‘The Fourth Estate’ Film Review: Inside Look at NY Times Reveals Low-Level Dread in Trump Era

Showtime documentary series uncovers the challenges reporters face on a daily basis reporting on the scandal-ridden administration

Last Updated: April 29, 2018 @ 5:23 AM

The American press, or the “The Fourth Estate,” is under steady attack throughout the first episode of this documentary series for Showtime. Director Liz Garbus takes us inside the newsroom of the New York Times during the first months of the scandal-ridden Trump administration, and she reveals the challenges that the reporters face on a daily basis.

A lot of what we see in the first scenes looks like impotent wheel-spinning, as the journalists try to figure out how to cover a president who is openly hostile to them. We see them patting themselves on the back a lot, and this expresses the insecurity of their position. The New York Times is in competition with the Washington Post, and we watch how they try to beat each other on stories, but there is little genuine excitement in what we see these reporters doing; there is instead a constant low-level sense of dread.

The conversation we hear is peppered with the qualifying words and phrases that have crept into and degraded American vernacular: “kind of” and “sort of” turn up all the time in meetings. And the man who became president doesn’t qualify anything, unless he’s trying out one of his verbal evasions that are reliant on conspiracy theories or worse.

White House correspondent Maggie Haberman is heavily relied on in the Times newsroom as a source for Trump information and Trump character analysis because she has been covering him since she worked at New York tabloids in the 1980s. He used to give her quotes to “juice” her articles then, and it is clear that she is beyond tired of having to deal with him.

Haberman often openly admits to being drained of energy, and she is stuck in a disbelieving, defensive persona. What she really wants to do is get back to her children, and she talks about how she thought her coverage on the Trump beat would finally end when he lost.

Garbus shows Haberman having to take a call from one of her children while she tries to do an interview for a podcast, and the way Haberman crouches on the floor of the office while she attempts to reassure her child is an image of helplessness that epitomizes what most of the people in this movie are feeling.

If there is a star in “The Fourth Estate,” it may be Washington bureau chief Elisabeth Bumiller, a very tough, skeptical journalist who knows how to separate what is important from what isn’t, which turns out to be a particularly crucial skill for covering this particular White House. There’s an exciting scene where Bumiller reacts incredulously when she sees that her lede has been watered down, and we see her defiantly trying to get some of her original intent back into the top of the story.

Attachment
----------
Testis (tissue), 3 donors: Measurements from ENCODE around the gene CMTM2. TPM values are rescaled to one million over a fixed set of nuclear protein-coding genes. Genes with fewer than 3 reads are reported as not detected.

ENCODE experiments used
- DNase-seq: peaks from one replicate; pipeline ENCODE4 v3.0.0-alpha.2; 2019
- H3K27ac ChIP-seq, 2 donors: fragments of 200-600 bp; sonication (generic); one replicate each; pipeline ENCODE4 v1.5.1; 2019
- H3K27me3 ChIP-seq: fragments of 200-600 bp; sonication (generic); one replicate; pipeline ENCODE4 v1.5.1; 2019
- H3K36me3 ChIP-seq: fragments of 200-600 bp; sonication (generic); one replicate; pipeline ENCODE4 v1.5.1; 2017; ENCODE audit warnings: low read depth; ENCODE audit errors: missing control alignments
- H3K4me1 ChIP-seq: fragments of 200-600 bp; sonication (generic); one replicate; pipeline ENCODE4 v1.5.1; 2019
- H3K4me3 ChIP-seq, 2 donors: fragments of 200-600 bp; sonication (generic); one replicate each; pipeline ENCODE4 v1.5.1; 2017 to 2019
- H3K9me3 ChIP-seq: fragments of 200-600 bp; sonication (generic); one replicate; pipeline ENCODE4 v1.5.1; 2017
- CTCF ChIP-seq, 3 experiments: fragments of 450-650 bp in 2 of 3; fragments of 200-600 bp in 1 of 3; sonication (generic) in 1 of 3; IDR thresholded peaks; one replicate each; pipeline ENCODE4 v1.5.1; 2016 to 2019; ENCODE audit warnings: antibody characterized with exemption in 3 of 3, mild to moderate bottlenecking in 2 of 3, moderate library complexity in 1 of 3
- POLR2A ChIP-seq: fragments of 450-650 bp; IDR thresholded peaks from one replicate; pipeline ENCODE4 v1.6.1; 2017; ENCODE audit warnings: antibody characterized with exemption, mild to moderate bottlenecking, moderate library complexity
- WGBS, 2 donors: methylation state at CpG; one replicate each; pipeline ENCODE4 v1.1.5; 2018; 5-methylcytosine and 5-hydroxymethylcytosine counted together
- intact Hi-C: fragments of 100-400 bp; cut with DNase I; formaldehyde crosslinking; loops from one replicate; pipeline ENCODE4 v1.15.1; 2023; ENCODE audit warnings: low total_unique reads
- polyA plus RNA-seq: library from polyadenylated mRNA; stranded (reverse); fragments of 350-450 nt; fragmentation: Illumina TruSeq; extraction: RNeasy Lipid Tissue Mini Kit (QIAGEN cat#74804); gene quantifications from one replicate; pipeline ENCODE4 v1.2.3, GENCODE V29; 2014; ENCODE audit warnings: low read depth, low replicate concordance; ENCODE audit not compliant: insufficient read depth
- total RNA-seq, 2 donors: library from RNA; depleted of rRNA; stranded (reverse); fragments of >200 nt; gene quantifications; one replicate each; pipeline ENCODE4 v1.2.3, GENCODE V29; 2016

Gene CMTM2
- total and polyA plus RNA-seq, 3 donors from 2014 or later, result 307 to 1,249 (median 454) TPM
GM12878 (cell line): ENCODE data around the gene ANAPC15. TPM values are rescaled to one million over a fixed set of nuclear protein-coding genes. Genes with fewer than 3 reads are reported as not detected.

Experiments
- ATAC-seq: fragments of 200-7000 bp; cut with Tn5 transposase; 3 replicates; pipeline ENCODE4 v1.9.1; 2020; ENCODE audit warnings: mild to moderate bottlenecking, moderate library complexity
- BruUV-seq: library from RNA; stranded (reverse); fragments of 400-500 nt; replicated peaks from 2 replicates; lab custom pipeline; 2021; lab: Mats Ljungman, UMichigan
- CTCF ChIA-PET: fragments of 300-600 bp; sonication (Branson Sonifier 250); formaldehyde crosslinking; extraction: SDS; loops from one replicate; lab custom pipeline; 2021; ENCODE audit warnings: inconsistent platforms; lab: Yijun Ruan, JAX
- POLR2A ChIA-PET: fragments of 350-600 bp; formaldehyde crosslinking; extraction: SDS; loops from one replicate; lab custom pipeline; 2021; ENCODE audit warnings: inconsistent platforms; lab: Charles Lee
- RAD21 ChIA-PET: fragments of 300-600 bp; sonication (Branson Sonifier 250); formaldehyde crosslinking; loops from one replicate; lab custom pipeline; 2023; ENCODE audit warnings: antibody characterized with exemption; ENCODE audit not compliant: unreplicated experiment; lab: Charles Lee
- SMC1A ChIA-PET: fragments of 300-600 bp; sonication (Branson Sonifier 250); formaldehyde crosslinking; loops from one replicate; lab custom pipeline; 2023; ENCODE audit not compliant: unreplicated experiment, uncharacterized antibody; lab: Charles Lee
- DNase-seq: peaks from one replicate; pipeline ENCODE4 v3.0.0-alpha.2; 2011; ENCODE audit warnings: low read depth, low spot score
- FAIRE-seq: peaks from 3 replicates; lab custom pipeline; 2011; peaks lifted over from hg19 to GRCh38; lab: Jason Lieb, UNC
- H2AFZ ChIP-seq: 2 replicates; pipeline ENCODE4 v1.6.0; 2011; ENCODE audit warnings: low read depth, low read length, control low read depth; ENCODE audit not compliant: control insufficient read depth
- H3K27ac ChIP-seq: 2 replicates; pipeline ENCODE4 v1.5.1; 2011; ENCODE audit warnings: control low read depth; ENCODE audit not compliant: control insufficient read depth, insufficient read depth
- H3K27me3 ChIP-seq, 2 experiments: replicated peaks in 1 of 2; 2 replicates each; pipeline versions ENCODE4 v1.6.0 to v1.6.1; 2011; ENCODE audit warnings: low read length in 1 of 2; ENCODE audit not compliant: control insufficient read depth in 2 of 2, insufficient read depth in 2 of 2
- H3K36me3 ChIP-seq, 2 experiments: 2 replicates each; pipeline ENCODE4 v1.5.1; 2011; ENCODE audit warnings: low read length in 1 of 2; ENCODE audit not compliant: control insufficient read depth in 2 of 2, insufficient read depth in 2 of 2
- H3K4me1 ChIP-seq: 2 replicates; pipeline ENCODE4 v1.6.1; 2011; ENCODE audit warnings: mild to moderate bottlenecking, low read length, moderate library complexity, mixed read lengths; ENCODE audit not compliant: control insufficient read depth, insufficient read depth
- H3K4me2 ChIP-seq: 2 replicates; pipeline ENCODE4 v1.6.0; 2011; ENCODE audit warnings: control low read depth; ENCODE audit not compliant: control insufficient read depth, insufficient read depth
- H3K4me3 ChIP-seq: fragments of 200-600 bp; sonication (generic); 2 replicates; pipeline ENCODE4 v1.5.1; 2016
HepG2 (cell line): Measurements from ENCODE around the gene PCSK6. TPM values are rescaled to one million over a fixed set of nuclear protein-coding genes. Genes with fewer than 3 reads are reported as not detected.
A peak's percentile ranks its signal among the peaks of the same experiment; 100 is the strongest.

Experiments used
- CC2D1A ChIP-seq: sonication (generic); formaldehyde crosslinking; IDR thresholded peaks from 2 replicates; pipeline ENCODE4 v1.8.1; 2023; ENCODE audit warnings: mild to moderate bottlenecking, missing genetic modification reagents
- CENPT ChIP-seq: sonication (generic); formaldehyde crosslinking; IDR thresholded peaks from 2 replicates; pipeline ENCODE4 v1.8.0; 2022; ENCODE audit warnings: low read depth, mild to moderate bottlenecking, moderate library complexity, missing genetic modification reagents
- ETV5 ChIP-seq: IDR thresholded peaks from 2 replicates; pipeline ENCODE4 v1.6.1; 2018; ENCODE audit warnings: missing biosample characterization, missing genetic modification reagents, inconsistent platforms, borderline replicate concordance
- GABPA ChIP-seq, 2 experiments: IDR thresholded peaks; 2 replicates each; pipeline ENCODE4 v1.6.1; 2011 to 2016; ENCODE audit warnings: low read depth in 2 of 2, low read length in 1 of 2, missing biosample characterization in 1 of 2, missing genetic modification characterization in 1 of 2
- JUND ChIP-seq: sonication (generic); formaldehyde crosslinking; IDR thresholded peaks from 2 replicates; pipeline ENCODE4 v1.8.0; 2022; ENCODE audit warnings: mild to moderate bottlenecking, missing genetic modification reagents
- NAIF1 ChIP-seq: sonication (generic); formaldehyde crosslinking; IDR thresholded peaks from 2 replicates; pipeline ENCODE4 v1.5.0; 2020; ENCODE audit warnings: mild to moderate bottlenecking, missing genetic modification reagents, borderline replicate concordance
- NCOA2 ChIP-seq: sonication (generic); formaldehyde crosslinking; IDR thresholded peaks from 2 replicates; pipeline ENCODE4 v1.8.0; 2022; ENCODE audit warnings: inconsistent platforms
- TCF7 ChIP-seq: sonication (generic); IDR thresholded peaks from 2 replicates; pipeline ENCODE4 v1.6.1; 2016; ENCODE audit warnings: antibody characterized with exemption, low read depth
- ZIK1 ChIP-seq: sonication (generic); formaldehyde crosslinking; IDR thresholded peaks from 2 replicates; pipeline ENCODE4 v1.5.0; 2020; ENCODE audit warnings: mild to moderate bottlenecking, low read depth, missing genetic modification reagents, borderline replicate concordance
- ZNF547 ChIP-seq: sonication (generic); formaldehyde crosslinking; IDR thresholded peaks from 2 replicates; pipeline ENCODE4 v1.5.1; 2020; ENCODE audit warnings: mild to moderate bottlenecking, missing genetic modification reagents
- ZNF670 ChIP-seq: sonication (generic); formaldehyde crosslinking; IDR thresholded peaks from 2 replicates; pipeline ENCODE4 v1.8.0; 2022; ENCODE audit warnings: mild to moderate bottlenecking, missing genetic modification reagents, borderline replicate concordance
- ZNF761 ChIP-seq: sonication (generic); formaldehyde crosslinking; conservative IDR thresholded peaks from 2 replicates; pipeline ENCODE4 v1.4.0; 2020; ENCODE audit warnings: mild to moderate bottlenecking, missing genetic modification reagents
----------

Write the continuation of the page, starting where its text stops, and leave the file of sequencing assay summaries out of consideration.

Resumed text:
It says something about this administration that the scandals covered in “The Fourth Estate” feel like they happened in an already distant past even though they occurred just a little over a year ago. There is the start of the scandal about Russian interference with the 2016 election, and then the turnovers and resignations of officials close to Trump, and the reporters write about these things in all seriousness and with all due diligence.

It is made clear that the New York Times needs money, and that Facebook and Google are eating into their business. “We’re not driven by clicks,” says Time publisher A. G. Sulzberger. “We think in decades.” But there is the very uneasy sense that the foundation of newspapers like the Times is fragile, especially when we see Trump attacking the press as any dictator would.

Trump himself is seen giving speeches throughout, and we hear him on the phone with Haberman, who has to listen to his off-the-record profane anger. The thing that makes Trump so hard to fight is that he is such a comic figure on the surface. His face often takes on the supercilious look of a grand female dowager, like Margaret Dumont, before it folds back into the cartoonish grin of a minor fat-cat capitalist. Haberman says that Trump’s greatest dream is to be taken seriously, and she says that he is searching above all for respectability.

“The Fourth Estate” ends on a cliffhanger that is supposed to whet our appetite for future episodes, but surely many of us are waiting for this whole thing to be finished. Everyone in this movie seems to be wondering how long we have to wait for the end of this publicity stunt gone wrong. But if we are in for a long haul, it feels as if Bumiller is the one who can best lead us through it.